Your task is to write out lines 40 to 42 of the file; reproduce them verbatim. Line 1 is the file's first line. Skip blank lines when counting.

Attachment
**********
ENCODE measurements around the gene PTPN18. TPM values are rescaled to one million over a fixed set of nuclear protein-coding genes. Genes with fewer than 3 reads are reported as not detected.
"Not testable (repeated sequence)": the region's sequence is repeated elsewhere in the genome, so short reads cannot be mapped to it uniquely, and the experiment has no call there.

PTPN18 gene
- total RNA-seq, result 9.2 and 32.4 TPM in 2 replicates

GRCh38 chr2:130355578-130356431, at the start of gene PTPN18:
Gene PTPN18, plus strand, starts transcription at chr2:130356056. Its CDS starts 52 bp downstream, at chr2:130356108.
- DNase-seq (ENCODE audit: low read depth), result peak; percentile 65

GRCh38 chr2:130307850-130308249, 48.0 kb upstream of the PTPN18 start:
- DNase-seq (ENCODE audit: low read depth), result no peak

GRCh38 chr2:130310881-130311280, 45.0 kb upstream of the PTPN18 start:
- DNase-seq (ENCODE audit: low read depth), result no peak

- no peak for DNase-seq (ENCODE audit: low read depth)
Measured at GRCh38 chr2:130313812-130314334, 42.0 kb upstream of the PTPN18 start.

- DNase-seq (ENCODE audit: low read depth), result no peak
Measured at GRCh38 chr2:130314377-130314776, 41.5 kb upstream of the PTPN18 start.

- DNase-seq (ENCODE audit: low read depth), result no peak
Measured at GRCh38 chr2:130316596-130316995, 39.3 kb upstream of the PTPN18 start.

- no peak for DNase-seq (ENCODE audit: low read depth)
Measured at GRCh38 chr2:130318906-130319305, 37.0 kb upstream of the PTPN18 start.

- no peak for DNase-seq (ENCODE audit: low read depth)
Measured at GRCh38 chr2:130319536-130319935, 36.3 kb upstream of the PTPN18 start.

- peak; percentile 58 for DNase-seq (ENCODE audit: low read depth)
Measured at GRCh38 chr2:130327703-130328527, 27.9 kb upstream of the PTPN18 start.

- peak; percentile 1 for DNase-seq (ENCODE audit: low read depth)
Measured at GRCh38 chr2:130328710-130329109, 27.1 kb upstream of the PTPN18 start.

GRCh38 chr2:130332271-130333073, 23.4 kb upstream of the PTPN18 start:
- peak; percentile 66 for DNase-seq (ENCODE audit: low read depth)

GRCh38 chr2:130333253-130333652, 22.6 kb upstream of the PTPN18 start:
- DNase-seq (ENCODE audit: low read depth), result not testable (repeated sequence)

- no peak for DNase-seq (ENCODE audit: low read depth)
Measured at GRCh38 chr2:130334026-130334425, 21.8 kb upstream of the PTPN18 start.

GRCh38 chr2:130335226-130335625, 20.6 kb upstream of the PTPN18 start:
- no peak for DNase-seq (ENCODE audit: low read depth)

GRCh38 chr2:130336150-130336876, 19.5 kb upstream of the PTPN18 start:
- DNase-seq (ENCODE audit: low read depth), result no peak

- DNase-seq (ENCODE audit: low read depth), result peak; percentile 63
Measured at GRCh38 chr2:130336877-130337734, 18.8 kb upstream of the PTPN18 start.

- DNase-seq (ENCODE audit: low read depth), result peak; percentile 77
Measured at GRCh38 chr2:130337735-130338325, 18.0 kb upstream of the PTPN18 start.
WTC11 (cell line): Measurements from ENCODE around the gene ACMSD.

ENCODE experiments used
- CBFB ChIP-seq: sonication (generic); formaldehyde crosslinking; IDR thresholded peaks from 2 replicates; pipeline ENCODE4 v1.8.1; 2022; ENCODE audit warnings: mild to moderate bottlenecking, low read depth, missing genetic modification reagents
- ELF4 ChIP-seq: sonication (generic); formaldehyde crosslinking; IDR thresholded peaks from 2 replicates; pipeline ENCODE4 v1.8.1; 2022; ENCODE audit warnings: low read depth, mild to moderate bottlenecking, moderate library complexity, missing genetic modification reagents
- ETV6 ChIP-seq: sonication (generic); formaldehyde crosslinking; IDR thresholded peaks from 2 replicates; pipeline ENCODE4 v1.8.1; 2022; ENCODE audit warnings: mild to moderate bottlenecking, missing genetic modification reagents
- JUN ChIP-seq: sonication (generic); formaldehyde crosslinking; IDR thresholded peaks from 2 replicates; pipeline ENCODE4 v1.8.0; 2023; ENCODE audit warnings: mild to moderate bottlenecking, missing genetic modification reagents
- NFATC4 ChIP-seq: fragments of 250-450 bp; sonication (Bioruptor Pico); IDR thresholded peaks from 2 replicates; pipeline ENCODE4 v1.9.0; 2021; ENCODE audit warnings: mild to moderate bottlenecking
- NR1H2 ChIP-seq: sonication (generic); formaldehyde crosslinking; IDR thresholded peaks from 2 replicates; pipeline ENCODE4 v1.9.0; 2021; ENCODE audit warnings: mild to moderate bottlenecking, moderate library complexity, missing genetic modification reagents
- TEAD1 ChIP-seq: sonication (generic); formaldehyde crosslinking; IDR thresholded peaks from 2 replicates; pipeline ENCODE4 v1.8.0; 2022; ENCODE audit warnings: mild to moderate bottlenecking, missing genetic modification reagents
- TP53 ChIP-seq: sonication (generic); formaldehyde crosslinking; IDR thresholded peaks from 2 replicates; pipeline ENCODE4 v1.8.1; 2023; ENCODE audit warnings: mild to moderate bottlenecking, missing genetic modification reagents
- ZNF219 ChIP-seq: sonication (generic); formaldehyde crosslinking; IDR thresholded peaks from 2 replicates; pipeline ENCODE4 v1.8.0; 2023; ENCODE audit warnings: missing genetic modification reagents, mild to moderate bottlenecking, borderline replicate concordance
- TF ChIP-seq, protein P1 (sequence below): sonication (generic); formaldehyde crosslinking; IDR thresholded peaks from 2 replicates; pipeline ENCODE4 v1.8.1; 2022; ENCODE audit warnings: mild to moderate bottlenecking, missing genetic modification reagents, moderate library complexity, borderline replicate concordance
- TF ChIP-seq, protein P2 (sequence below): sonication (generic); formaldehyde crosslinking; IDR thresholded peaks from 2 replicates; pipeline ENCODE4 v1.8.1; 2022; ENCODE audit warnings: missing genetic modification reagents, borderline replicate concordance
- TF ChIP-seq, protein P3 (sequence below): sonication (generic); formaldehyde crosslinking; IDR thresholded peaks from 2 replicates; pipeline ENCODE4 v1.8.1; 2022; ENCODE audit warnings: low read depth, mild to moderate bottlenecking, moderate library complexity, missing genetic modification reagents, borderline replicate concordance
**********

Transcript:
WTC11 (cell line): Measurements from ENCODE around the gene ACMSD.

ENCODE experiments used
- CBFB ChIP-seq: sonication (generic); formaldehyde crosslinking; IDR thresholded peaks from 2 replicates; pipeline ENCODE4 v1.8.1; 2022; ENCODE audit warnings: mild to moderate bottlenecking, low read depth, missing genetic modification reagents